Thursday, 29 August 2013

Looking towards a new academic year

It’s that time of year again. We’ve recruited well but there are still a few gaps. So, I’m on standby all day today for clearing. That means I’ll receive queries from students looking for places and hopefully I’ll be able to make a few offers. I have two students to chase up which I’ll do once the morning is mature enough.  
As I’m a programme leader, I’m also having students contact me with queries about the beginning of the year. I actually enjoy answering those sorts of questions. It’s one of the most satisfying parts of this particular job.
I’m not expecting a great rush at this time. However, the cases that do present themselves are likely to be a little unusual and it most likely won’t just be a matter of seeing whether they meet the criteria or not. Some may have complex qualifications and whilst we must accept them if they do pass muster, we’ll try to give as much information about the courses as we can so that the candidates can be sure they’ve made exactly the right decision.
These unusual qualifications, anyway, are often more of an advantage than a disadvantage. For instance, we’ll often find that mature students, perhaps coming in via an access course, have a substantial portfolio of creative writing.   
It’s as always a time of many unknowns. We don’t actually know how many students we’ve got until two or three weeks into the new semester. Applications are open until then. Even if they are what we call a “confirmed accept” they’re not actually here until they have registered. Even some that register don’t actually turn up. This is particularly true of first years. However, even some second or third years, even those who have passed the year first time, don’t come back. Life happens.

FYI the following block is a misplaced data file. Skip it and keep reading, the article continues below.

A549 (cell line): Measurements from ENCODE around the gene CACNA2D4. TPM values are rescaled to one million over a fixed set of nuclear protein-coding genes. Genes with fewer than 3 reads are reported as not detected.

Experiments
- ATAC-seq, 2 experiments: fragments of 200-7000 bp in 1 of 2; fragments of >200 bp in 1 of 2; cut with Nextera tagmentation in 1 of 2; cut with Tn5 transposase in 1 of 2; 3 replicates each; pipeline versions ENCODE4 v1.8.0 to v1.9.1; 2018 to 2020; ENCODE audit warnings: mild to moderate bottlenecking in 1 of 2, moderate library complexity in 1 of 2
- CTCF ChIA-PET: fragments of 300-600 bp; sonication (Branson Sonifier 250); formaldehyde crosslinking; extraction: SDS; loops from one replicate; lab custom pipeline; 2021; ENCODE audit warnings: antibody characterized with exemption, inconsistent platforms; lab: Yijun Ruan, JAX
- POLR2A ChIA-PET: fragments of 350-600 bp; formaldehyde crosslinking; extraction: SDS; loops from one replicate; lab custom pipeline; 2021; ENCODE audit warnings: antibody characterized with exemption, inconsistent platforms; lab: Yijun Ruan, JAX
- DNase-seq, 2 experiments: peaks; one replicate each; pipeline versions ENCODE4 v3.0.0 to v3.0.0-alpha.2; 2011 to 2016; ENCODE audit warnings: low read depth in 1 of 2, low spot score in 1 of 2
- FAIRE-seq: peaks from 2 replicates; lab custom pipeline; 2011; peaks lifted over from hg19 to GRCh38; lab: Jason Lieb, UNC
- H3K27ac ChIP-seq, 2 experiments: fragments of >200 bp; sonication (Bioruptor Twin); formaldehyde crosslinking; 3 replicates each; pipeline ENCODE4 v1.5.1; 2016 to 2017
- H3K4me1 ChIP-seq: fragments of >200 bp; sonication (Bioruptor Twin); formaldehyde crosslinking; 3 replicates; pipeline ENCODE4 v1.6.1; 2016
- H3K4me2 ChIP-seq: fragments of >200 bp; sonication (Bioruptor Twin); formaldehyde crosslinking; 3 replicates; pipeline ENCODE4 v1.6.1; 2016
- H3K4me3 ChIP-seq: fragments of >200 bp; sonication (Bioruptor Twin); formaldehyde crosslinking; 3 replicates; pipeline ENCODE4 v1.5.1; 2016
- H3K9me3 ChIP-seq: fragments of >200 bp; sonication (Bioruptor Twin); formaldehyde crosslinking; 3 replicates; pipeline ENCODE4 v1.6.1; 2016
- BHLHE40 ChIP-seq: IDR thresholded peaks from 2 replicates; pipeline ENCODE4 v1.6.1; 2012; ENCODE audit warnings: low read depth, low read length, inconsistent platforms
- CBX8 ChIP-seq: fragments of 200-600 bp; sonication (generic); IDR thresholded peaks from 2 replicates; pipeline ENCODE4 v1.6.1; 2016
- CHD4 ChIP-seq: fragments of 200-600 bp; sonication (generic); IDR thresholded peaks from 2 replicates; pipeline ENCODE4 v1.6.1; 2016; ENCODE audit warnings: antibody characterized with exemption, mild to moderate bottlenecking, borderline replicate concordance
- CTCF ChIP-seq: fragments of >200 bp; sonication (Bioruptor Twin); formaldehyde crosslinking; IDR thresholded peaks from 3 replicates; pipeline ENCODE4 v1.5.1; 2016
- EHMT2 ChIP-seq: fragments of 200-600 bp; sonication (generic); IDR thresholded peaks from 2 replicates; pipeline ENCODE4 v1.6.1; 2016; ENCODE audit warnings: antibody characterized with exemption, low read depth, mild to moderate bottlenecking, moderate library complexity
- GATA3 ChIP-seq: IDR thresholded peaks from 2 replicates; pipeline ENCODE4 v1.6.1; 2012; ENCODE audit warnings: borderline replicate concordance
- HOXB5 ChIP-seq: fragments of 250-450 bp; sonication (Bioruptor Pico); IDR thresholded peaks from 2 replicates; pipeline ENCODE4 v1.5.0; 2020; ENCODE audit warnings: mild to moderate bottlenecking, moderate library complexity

In my particular department we have good retention and good progression but there are still a few gaps.
Yes, it’s exciting looking towards a new year, particularly so this time: we’re moving into a new school and we have several new colleagues joining us. It’s a little bit scary too. Roll on 16 September – when Induction Week starts.                

Tuesday, 13 August 2013

The impact of email on the staff / student relationship

I used to be a high school teacher but I left doing that full time before the use of email became widespread. A lifelong friend who was still in mainline teaching by the time we’d all started using email told me it had become a bit of a nightmare. Yet I emphasize to my students that they should check their university email and Virtual Learning Environment regularly so I’m adding to the culture of us using it a lot.  

Thursday, 8 August 2013

Does one ever stop?

I’m currently away on holiday. I’ve just checked my work email. Fortunately there wasn’t anything urgent. The computer informed me I had automatic responses on – did I want to turn them off. Well, no I didn’t actually. Maybe I do draw a line after all.
I am specifically a writing teacher and that means I have to write. I tend to manage a couple of hours a day even at weekends and whilst on holiday. Holidays also tend to be times when I get more ideas. Getting a more sleep and relaxation and being to a large extent out of my normal framework helps me to open my mind a little.
I’ve also checked my personal email.  That’s meant picking up news about my properties – why do all the tricky things happen while I’m on holiday? – and responding generally to news of writerly matters there – other writers’ launches, requests for opinions and advice and news of opportunities. I’m a little less proactive with this whilst away but I’m certainly still doing it all.
I’m not really complaining, though. This is just what I do. I wouldn’t be without it. I’m constantly looking for new ideas, both as a teacher and as a writer. Even when I’m on holiday.